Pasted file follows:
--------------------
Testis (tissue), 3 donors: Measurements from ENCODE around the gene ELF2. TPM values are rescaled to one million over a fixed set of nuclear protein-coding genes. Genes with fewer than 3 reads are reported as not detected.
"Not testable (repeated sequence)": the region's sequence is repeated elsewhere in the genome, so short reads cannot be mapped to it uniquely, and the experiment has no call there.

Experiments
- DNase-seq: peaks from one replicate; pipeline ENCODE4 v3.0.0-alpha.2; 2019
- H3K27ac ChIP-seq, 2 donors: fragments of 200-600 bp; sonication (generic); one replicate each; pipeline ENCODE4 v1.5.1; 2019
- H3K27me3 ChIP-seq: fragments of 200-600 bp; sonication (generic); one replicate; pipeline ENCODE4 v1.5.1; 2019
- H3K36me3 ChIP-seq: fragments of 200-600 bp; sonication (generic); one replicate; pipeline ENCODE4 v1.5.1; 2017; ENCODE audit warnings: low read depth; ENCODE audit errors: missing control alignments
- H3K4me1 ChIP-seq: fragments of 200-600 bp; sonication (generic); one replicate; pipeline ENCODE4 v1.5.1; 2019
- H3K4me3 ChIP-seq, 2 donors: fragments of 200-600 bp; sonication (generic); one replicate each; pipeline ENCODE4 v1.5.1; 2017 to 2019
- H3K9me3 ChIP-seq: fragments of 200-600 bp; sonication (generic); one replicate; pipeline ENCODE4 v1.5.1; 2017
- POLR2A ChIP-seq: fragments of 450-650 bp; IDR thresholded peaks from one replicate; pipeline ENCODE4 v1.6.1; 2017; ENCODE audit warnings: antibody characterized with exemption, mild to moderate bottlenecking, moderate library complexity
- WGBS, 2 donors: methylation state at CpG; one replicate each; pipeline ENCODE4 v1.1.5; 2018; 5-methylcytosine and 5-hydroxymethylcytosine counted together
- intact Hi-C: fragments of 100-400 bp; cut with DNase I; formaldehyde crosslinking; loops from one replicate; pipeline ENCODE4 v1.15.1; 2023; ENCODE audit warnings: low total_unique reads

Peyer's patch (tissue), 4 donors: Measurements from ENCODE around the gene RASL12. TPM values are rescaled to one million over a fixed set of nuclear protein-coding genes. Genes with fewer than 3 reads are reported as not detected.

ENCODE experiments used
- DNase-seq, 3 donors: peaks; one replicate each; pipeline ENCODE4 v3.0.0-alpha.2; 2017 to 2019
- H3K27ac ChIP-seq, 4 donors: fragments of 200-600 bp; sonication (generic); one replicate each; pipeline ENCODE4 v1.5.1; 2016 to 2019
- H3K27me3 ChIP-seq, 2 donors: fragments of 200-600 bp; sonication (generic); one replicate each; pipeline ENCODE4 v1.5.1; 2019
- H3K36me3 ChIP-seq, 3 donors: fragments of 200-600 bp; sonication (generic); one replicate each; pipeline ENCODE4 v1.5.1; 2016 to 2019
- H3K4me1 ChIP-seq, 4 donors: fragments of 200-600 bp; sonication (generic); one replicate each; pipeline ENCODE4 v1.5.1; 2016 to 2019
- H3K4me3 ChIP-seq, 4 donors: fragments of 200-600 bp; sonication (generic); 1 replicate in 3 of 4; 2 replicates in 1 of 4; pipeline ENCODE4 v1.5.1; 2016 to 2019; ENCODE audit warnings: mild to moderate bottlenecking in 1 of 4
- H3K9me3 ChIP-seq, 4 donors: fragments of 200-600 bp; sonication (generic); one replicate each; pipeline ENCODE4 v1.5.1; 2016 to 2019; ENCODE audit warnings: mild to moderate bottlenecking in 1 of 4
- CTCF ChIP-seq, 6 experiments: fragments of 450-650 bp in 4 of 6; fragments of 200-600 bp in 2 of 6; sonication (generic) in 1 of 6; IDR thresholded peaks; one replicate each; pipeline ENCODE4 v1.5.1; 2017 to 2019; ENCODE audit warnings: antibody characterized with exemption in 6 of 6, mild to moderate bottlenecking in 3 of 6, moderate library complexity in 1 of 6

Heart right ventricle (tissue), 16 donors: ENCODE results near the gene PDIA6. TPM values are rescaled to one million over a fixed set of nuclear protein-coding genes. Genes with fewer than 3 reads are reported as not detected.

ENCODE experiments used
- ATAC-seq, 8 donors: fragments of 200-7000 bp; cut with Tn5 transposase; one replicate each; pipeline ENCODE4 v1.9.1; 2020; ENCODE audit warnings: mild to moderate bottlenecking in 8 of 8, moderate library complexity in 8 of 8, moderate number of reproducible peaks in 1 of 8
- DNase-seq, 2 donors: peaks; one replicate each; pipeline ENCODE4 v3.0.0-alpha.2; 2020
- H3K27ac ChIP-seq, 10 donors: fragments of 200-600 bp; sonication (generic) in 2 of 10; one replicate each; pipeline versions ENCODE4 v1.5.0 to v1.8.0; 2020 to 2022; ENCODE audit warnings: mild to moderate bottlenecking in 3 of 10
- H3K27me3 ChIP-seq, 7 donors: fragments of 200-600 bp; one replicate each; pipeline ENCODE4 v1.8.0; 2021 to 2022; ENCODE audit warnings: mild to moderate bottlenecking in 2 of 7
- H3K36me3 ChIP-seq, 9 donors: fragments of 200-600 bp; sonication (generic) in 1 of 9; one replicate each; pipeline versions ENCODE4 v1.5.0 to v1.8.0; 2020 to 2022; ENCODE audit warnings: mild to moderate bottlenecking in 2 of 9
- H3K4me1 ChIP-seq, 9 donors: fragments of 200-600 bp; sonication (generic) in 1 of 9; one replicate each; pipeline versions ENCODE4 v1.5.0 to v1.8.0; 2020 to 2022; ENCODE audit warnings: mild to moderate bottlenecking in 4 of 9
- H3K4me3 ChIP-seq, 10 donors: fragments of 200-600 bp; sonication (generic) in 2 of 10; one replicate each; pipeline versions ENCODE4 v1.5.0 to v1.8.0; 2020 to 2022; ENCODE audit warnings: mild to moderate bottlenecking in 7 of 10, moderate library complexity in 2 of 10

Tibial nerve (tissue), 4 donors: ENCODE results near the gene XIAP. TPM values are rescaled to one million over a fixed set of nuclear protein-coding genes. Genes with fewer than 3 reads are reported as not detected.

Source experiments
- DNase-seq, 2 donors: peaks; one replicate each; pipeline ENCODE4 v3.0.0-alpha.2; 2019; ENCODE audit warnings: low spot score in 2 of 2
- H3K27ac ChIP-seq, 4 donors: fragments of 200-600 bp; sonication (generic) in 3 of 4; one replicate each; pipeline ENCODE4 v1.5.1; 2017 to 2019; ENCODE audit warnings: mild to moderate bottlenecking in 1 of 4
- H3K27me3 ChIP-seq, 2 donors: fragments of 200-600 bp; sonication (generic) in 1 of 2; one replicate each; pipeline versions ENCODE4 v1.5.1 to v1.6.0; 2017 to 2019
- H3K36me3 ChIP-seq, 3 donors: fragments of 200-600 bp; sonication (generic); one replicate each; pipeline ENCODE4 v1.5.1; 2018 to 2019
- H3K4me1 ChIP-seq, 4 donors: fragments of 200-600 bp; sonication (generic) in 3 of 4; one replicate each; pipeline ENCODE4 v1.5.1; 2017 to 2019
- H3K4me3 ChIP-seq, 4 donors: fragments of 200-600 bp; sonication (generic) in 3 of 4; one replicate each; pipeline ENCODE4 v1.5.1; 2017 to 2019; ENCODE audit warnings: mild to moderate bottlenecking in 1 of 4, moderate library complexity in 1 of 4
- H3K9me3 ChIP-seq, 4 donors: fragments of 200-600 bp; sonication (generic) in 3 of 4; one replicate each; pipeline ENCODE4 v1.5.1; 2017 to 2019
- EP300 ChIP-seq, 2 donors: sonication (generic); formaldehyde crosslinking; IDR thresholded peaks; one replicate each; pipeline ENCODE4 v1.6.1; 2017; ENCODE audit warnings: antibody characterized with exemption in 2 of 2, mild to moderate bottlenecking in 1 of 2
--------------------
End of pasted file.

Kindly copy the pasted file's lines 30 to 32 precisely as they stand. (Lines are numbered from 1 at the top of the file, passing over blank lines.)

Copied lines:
- H3K36me3 ChIP-seq, 9 donors: fragments of 200-600 bp; sonication (generic) in 1 of 9; one replicate each; pipeline versions ENCODE4 v1.5.0 to v1.8.0; 2020 to 2022; ENCODE audit warnings: mild to moderate bottlenecking in 2 of 9
- H3K4me1 ChIP-seq, 9 donors: fragments of 200-600 bp; sonication (generic) in 1 of 9; one replicate each; pipeline versions ENCODE4 v1.5.0 to v1.8.0; 2020 to 2022; ENCODE audit warnings: mild to moderate bottlenecking in 4 of 9
- H3K4me3 ChIP-seq, 10 donors: fragments of 200-600 bp; sonication (generic) in 2 of 10; one replicate each; pipeline versions ENCODE4 v1.5.0 to v1.8.0; 2020 to 2022; ENCODE audit warnings: mild to moderate bottlenecking in 7 of 10, moderate library complexity in 2 of 10